Monthly Archives: October 2010
Giving back to the community is important for many reasons, as it shares valuable skills to build a better society. It is not just about the task, it is about participation, succession and mentoring.
The work involved as a volunteer, I believe, should be treated with the same professionalism as your main occupation. A true volunteer is as committed to the task as a paid staff member, the difference comes in the motivation behind the activity. What many people call volunteer service is just casual labour without conviction of purpose.
“What’s in it for me” should not appear in the mindset of a volunteer especially as the leader.
So what motivates and empowers true volunteer-ism?
- Vision – clearly articulated
- Enabling leadership
- A clear strategy
- Clear communication
- The right resources
- Shared values
- Community purpose
It is not about personal recognition for the job that is done, it is about the fact that the job is done… BUT take note… If you as the leader do not take quality time to thank and acknowledge volunteers (personally) you will de-motivate them and discredit your organisation. Never take your volunteers for granted, a person who volunteers as a servant is not a slave.
Am I involved in this, absolutely, at various levels from national committee to local support and service groups. I get great satisfaction from knowing that people have been helped by the work I do as part of community organisation.
My challenge to you is to get involved where ever you can.
Courage requires leadership from the one who possesses it, for it requires one to act alone. The courageous can often be seen as rebellious, stubborn. To stand courageously on an issue there needs to be a clear understanding of self and the values and principles that self holds true, it requires vision. The courageous have predetermined to accept the consequences of their action. To speak or to remain silent both may require courage but wisdom will determine which course of action is best.
The courageous acts of ordinary people are inspirational. Courage should not be confused with recklessness, courage takes thought and pre-planning, even courage under fire or in an emergency has required the character building of the individual before the event. The process begins with the ability to way up the circumstances, assess risk, and determine action, then to make a decision quickly and to act quickly as appropriate. This thinking takes training and preparation.
Courage is not the absence of fear but the mastery over it.
Courage:- show it, practice it, lead it, live it, give it to others.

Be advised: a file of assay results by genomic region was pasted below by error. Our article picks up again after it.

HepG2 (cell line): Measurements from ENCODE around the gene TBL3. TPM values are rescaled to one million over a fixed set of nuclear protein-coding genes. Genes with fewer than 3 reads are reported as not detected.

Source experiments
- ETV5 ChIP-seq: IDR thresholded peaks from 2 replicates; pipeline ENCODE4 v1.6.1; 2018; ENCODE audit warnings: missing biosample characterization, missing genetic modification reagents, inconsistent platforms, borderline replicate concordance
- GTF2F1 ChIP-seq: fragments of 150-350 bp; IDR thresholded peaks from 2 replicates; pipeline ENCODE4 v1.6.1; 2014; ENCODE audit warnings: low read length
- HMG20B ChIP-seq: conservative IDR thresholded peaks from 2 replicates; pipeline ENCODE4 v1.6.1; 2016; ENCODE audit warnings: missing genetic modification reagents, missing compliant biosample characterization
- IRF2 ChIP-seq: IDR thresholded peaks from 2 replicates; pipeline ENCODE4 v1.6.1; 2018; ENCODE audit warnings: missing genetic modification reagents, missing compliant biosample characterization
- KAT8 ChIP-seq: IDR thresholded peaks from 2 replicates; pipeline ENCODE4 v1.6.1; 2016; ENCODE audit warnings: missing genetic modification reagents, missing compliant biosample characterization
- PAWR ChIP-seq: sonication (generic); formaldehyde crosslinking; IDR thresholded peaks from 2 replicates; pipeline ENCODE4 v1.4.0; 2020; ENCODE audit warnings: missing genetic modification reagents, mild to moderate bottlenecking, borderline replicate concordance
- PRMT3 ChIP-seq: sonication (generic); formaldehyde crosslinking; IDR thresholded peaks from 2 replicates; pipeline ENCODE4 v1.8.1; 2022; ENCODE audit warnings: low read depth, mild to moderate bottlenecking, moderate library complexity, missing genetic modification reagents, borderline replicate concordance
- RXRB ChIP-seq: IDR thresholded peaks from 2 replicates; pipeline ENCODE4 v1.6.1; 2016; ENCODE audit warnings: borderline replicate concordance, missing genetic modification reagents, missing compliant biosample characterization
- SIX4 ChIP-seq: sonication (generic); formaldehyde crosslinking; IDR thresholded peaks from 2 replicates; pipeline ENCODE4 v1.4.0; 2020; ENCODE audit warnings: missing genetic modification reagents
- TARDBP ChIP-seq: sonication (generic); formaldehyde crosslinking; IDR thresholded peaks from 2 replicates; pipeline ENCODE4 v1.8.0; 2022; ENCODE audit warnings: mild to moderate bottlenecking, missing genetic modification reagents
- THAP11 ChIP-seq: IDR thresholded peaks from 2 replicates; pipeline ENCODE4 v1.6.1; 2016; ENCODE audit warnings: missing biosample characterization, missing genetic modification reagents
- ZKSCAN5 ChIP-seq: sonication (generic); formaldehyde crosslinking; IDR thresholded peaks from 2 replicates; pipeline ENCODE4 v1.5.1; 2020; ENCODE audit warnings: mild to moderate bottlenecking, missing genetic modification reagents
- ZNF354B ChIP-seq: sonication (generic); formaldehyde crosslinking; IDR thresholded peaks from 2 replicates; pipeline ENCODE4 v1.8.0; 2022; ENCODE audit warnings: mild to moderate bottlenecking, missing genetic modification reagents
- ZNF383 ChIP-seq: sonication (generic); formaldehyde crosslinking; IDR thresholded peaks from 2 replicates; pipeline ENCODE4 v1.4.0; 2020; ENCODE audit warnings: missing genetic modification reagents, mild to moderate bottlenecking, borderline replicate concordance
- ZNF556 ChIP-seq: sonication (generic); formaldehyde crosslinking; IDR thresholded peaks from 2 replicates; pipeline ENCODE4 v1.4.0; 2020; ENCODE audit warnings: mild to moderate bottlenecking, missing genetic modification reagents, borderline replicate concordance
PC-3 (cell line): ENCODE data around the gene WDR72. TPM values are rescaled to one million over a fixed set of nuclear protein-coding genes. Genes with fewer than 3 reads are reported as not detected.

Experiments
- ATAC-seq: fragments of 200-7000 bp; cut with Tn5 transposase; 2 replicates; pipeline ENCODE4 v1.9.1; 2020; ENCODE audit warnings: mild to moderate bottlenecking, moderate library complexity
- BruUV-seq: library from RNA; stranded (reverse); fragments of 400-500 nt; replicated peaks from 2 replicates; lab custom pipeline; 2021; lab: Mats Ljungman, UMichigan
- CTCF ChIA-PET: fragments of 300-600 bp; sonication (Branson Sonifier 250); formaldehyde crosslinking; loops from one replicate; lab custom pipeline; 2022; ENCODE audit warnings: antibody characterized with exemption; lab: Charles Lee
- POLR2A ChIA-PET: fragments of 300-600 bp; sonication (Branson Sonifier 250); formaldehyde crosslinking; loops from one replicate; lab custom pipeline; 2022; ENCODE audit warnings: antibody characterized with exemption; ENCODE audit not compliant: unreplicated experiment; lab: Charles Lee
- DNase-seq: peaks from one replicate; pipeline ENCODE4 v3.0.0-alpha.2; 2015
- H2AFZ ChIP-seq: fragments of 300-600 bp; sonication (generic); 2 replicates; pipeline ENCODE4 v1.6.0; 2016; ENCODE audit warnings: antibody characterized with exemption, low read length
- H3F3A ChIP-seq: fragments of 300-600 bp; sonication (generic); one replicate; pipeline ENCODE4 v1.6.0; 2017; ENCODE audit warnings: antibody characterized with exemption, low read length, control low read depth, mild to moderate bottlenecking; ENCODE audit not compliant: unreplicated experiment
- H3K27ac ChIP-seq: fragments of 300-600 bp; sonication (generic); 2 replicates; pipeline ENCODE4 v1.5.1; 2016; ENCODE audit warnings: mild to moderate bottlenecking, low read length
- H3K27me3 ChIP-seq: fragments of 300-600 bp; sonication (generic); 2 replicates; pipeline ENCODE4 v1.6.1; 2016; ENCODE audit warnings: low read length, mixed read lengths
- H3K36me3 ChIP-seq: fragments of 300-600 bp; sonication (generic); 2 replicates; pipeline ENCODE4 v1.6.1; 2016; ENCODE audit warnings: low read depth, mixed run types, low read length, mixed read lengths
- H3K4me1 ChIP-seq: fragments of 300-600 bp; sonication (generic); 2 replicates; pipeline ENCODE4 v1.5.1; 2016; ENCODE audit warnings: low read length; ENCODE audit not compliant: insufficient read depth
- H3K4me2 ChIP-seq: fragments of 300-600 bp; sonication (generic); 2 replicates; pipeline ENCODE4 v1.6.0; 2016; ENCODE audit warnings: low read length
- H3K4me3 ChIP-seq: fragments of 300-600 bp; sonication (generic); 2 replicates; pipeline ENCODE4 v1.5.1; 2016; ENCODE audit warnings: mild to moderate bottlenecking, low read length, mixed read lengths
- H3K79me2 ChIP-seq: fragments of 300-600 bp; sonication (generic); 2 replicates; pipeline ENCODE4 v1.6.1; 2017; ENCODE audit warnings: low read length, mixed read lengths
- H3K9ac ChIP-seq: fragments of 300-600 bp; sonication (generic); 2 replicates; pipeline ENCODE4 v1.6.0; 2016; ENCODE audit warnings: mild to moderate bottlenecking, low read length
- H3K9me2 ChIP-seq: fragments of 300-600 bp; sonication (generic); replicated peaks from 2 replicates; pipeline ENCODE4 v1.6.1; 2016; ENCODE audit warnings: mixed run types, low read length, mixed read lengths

Be an encourager of others and your own courage will increase.
Here are a few points about communication for you to reflect on. Ask yourself “how well do I measure up on these?” then ask someone else to use the same statements to measure you.
- Be open to communication
- Input and output are required
- be concise not verbose
- Ask the question: “are words required?”
- Body language and vocal tone matter
- Let your actions support your words and your words support your actions
- Honesty is required, but delivery requires tact and skill
- Not all knowledge is for sharing
- Know how to keep confidences
- Know your subject
- Know yourself
- Develop a soft heart and a thick skin
- be prepared for disagreement
- Ask questions
- seek to be questioned
- Think before you speak
- Think before you answer
- Value diversity
- be cautious of those who always say “yes”
- What you don’t say is just as important as what you do say
- How you say it is just as important as what you say
- Use the language of those you wish to communicate with
- Value differences of opinion
- Honour the other
- Listen, listen well, listen generously
- distill your thought to deliver the message as clearly as you can
- Conflict is not always bad and agreement is not always good
These are just a few point to help with basic communication. If you are a leader you need to be able to communicate well and this does not mean just issuing commands, it will require practiced skill. Get training to help or find a good mentor to give you honest evaluation of your ability. Do not assume that you communicate well or that others know what you are about.
This is a very large subject and this is just a scratch at the surface of it
Myalgic Encephalomyelitis/Chronic Fatigue Syndrome ME/CFS
This is a 15 minute edited version of a video where Dr Rosamund Vallings Talks about ME/CFS (Myalgic Encephalomyelitis/Chronic Fatigue Syndrome) and the latest research into XMRV and the management of ME/CFS at the ANZMES AGM in Auckland,New Zealand, 25 September 2010.
Pleas read my own story of living with a family member with this illness… “Living with M.E.”
For details about ANZMES please visit…
Video: © Paul S Allen 2010
Music: ©Paul S Allen 2008